Peter Jones: Growing sense of quantitative unease

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China, Germany, Brazil and South Africa are all furious with America. And bank bonuses are back in the spotlight with, as they report their quarterly results, public anger focusing on the big sums they continue to pay to their investment banking people.

What connects the two? The arcane subject of quantitative easing does and, before you switch off, let me say that I am going to explain how it is costing you and me while rewarding the investment bankers.

In fact, I'd go further than that and argue that we are in danger of creating an insane system in which investment bankers have an incentive to keep on wrecking the financial system because every time that happens, they make money and we lose. Not that they care about that.

Quantitative easing, or QE as it now breezily known, you will no doubt know by now is the practice adopted in the last year by central banks of pumping money into the economy to try and stimulate growth. They did this, because interest rates had been reduced to nearly zero and therefore had become useless as an economic stimulus tool.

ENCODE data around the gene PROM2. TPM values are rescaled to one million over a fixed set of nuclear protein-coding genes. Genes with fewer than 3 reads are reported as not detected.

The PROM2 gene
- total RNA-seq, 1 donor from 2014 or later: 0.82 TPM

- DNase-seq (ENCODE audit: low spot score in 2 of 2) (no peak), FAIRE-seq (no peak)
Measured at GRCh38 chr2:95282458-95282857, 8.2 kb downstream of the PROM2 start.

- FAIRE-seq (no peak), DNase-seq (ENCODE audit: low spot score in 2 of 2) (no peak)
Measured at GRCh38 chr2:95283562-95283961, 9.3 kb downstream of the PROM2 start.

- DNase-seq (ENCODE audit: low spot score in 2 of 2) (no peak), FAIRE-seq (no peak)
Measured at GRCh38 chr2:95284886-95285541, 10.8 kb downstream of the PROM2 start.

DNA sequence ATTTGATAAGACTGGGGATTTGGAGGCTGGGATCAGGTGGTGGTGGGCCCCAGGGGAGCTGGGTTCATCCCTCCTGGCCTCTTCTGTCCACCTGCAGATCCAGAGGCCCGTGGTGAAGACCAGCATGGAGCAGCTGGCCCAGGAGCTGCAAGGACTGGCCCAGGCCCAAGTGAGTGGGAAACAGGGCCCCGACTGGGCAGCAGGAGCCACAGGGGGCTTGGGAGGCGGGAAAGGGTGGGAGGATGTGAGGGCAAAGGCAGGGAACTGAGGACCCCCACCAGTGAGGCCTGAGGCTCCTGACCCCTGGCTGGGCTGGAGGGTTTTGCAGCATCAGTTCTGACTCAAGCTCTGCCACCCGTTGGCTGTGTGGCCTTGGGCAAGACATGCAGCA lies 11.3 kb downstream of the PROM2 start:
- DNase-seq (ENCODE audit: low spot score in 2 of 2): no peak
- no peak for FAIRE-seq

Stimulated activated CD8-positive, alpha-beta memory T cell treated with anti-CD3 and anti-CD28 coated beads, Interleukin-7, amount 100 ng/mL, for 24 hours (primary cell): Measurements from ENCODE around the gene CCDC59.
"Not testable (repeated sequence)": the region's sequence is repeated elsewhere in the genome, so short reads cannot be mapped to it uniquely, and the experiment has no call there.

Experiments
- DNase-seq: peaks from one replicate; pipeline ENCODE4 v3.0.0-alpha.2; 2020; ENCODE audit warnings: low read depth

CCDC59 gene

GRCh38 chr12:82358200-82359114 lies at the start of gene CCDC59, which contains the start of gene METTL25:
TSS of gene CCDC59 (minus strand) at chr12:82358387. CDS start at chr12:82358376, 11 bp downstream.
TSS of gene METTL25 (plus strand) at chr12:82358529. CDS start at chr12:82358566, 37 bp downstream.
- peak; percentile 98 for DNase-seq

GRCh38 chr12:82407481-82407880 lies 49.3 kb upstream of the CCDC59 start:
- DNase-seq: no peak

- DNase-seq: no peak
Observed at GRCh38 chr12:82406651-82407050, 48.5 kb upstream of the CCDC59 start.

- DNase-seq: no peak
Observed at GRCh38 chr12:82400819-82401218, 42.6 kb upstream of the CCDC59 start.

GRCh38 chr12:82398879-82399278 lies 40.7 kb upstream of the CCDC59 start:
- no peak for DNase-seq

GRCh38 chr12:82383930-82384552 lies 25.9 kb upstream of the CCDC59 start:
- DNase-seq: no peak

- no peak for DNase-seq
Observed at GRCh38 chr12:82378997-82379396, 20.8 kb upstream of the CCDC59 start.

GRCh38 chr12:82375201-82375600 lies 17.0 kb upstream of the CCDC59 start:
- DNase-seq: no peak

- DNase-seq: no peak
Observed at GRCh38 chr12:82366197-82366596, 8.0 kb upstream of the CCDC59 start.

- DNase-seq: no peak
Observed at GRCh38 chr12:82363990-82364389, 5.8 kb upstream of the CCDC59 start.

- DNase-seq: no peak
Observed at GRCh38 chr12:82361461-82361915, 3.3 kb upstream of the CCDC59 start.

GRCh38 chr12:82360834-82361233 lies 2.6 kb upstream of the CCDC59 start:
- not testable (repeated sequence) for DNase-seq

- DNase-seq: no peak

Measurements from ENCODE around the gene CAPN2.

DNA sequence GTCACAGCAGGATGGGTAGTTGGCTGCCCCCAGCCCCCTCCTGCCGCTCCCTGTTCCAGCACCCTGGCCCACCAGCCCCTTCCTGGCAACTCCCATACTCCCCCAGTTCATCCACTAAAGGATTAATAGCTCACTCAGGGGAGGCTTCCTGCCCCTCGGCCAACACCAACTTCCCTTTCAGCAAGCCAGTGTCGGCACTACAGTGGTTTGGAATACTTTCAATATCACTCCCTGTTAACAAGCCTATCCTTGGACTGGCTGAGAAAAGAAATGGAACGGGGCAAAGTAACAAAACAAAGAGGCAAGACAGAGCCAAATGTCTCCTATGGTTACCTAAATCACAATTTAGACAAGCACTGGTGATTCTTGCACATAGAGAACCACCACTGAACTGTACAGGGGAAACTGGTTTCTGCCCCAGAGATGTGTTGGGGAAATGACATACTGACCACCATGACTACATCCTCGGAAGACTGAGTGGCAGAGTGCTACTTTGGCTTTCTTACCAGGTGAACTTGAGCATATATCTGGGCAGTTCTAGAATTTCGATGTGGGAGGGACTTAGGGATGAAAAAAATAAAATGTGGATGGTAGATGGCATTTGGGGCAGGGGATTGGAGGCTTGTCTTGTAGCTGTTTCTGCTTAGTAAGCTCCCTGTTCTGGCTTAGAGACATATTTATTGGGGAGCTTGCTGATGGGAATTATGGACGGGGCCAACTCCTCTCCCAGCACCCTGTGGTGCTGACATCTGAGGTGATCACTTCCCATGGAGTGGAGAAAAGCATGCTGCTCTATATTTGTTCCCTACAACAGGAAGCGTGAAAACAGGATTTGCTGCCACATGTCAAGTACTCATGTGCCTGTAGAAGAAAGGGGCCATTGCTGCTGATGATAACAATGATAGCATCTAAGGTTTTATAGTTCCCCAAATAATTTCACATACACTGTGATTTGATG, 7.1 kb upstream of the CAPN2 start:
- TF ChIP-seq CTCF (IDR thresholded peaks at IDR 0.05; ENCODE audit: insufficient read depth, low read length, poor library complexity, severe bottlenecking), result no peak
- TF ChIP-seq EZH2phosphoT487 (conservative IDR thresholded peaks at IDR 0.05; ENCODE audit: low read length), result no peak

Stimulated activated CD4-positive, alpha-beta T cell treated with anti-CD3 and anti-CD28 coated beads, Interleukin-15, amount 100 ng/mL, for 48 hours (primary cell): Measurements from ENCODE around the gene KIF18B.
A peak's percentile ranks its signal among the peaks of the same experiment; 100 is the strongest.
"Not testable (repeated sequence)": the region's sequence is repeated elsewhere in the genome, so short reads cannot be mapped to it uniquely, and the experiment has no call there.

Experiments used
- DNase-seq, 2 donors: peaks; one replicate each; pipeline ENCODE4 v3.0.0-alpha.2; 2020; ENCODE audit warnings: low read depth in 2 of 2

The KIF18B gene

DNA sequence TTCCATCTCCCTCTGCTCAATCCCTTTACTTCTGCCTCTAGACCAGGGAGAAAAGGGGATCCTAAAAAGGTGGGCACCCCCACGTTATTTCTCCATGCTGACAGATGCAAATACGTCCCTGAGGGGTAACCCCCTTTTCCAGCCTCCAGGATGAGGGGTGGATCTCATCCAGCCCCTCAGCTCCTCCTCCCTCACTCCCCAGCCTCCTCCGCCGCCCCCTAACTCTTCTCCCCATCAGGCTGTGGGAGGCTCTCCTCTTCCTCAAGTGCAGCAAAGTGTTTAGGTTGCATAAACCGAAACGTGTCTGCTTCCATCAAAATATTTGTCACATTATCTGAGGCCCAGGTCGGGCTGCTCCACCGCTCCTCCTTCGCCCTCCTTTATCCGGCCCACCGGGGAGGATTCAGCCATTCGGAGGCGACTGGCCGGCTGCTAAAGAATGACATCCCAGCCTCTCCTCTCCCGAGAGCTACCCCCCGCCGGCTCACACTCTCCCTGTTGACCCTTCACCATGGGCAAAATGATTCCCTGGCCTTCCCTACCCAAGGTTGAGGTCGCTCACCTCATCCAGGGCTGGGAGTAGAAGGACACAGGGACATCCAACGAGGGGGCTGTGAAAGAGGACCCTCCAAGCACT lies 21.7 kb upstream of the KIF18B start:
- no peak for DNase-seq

So the central bankers, at the behest of governments, pushed money, 200 billion in the UK's case, into the economy. When I wrote about this in this space before, quite a few readers raised the same question: isn't this going to cause inflation? To which the answer was, yes, it would in normal times. But these were, and still are, abnormal times. So inflation, certainly in terms of rising prices in the shops, was not likely and was, frankly, the least of our problems.

Some inflation is occurring, more on that later, but meantime: where's the 200bn? A lot of clever people are puzzled by this. Richard Werner, the economist who invented the term QE, was quoted in Prospect magazine as saying QE in Britain had been a "sham" and that "so far, money has just been passed from central banks to commercial banks".

This seemed likely when you consider the mechanics of QE. On certain mornings, the government's Debt Management Office will sell hundreds of millions of government bonds. The buyers include banks. That same day, the Bank of England will buy bonds from, yes, you've guessed it, the banks, giving them cash which the Bank and the government hopes they will use to lend and stimulate the economy.

To stay within EU law, the banks have to be the intermediary in this transaction. And of course, it's the investment bankers who do this trade. They don't do it out of selfless goodwill to help the economy; they do it to make a profit and earn themselves bonuses.And since bank net lending is not rising, the idea banks are sitting on heaps of cash seems plausible.

But when I asked Stephen Hester, chief executive of RBS, how much QE was stashed in RBS' vaults and how much profit he had made from it, he said the bank didn't have any. The money was out there in the economy, he said, visible as part of the public spending deficit.